We intend to investigate hash-based methods for managing disk-level block placement and its implications for file system design and performance. This investigation will consider both theoretical issues and practical implementations. Hashed placement offers reduced latency variance at the cost of reduced per-file locality, but can be straightforwardly tuned to allow for extent management. In theory, the performance of file systems design to leverage hashed placement should not degrade over time, and the aggregate performance of such placement over multiple request streams should be no worse than that achieved by direct-mapped placement approaches. For some applications, such as isochronous media streams, the performance profile of hashed placement is better than that of direct placement strategies.
Hashed placement allows us to reapportion the responsibilities of current file system designs, moving all responsibility for placement to the logical volume without reducing the run-time disk-level locality. The fundamental advantage of a hashed approach is that it allows a single physical volume to export an arbitrary number of logical data spaces provided that total block consumption does not exceed capacity. By exploiting multiple logical spaces in the file system design, it is possible to completely eliminate indirection blocks (and therefore many sequential write ordering dependencies), and to transparently implement differentiated placement policies at the volume level. This is possible for two reasons. First, the use of multiple data spaces can expose to the volume layer the relationship between blocks and their containing objects, giving the volume layer a small but critical degree of awareness about the higher-level aggregate semantics of the blocks that it manages. Second, multiple hashed placement regimes can be logically multiplexed onto a single physical store without change in performance characteristics, which is not true of direct-mapped placement strategies.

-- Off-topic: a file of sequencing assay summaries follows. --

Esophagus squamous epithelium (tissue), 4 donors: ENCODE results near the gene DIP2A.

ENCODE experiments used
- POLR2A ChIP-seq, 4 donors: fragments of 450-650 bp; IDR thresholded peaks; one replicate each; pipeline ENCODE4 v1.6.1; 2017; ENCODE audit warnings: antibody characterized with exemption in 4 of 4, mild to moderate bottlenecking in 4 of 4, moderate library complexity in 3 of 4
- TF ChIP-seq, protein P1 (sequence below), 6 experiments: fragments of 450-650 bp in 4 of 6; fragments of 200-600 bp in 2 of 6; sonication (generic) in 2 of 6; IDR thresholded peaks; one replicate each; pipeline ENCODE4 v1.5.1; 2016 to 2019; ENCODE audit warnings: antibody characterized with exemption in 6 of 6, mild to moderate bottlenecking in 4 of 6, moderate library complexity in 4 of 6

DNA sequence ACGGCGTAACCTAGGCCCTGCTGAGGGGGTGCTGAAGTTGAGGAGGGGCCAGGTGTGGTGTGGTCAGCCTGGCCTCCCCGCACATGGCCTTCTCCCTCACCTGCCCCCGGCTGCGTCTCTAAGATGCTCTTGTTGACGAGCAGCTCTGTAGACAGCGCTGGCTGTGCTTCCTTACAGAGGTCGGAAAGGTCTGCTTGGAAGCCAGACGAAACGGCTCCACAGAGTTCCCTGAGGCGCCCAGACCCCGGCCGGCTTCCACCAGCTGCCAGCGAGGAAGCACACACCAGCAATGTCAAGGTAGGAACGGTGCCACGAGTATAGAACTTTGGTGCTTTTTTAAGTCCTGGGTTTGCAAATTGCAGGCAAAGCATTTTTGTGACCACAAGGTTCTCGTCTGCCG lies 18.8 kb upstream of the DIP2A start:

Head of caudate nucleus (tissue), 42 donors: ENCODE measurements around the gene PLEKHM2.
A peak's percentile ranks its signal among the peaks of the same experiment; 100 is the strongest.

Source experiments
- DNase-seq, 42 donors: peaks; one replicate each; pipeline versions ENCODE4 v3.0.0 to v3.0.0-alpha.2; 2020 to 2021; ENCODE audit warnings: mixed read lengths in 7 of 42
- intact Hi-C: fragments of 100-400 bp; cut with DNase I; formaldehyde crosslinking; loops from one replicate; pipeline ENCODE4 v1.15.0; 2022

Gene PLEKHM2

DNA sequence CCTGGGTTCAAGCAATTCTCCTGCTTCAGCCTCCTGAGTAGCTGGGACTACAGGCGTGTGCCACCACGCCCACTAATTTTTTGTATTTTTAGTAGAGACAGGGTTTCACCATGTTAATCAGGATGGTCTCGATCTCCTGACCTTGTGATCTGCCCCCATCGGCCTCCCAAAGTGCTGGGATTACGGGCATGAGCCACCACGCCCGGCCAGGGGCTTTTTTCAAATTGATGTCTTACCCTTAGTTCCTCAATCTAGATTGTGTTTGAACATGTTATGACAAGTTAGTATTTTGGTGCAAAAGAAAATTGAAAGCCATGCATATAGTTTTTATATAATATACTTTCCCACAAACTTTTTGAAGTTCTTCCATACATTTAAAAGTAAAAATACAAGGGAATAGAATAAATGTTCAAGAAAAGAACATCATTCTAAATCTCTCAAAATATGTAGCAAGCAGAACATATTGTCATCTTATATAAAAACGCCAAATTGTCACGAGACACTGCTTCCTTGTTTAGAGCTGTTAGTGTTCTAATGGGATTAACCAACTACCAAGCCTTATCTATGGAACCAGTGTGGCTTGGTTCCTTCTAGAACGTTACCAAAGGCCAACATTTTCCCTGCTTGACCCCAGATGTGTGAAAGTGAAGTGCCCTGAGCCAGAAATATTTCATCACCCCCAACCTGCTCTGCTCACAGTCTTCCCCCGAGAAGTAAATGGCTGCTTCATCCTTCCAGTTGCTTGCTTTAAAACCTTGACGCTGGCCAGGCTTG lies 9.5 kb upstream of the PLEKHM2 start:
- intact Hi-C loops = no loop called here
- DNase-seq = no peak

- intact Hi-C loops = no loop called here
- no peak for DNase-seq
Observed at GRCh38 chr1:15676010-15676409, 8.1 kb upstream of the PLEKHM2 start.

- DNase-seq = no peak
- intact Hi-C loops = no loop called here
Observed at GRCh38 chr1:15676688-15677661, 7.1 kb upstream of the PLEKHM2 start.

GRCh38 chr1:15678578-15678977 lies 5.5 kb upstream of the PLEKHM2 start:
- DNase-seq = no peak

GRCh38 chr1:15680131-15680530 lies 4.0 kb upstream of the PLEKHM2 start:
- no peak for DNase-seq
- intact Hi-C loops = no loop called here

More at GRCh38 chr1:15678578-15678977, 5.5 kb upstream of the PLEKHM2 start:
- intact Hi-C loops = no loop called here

From a theoretical perspective, hashed placement raises issues in modeling, data structure design, and hash function characterization. An effective design must navigate these issues to simultaneously bound placement overflows, prevent denial of service via hostile placements, avoid the need for multiple disk indirections to record block placements, and run in tightly bounded main memory. The placement algorithm must be robust in the face of nonuniform output distribution from the chosen hash function. Further, it must allow for online adaptive rearrangement of storage. Ideally, the last should be accomplished with bounded overhead. Our preliminary investigations into the proposed research suggest that all of these objectives are simultaneously achievable.
The proposed research will proceed by first implementing a hashed volume
manager and testing its performance using conventional file systems and
benchmarks. We will then design and implement a new, object-structured file
system leveraging the multi-space capabilities of the underlying volume. We
hope to show that the resulting new file system is significantly simpler than
current designs and that it exceeds current file system performance in most
respects. All of this work will be supported by simultaneous validation of the
theoretical underpinnings of this work.